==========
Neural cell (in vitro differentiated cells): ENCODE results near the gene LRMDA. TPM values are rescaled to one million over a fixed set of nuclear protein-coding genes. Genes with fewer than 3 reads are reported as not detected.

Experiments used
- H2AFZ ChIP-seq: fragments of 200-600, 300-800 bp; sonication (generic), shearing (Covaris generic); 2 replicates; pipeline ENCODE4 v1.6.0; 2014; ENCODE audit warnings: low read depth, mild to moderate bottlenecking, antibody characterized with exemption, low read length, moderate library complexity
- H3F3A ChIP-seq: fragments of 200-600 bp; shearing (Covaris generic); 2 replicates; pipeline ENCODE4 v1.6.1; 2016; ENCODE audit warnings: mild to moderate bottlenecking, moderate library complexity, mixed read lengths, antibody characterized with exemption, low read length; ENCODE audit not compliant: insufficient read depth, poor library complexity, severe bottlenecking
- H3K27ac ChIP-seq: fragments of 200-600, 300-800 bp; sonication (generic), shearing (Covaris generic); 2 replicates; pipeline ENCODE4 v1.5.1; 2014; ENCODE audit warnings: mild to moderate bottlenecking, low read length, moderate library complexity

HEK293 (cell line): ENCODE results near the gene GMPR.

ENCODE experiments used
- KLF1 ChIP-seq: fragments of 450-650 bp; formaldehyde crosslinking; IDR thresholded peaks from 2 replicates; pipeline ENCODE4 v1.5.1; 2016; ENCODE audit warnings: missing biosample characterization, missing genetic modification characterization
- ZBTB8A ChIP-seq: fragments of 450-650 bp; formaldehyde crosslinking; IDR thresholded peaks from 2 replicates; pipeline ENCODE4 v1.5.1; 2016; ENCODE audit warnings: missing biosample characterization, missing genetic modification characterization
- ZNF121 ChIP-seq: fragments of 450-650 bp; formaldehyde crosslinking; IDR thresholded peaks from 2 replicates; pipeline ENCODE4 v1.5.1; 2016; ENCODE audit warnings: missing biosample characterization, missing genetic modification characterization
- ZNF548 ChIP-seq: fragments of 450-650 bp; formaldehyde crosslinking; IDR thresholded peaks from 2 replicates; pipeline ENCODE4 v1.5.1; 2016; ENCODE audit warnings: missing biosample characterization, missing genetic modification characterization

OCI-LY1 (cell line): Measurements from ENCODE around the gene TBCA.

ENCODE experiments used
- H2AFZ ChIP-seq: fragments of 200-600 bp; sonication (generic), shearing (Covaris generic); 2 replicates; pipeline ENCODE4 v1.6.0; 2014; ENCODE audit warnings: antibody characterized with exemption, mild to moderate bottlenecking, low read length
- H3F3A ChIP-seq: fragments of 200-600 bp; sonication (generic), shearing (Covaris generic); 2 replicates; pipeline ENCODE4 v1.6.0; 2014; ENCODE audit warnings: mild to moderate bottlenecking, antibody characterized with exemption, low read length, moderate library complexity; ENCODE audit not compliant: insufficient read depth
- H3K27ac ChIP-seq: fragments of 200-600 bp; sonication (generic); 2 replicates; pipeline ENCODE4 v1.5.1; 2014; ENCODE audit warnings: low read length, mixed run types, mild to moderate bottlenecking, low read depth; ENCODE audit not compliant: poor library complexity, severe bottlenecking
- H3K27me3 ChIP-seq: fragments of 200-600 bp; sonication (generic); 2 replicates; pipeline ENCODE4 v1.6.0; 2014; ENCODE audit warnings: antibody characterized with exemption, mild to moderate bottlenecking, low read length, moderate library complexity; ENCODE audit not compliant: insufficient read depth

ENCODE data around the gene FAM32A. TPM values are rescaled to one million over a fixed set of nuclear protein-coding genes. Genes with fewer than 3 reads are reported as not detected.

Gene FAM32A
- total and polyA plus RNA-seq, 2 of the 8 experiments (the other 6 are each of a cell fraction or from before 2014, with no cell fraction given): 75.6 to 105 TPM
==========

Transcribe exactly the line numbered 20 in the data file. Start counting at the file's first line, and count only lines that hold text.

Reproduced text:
- total and polyA plus RNA-seq, 2 of the 8 experiments (the other 6 are each of a cell fraction or from before 2014, with no cell fraction given): 75.6 to 105 TPM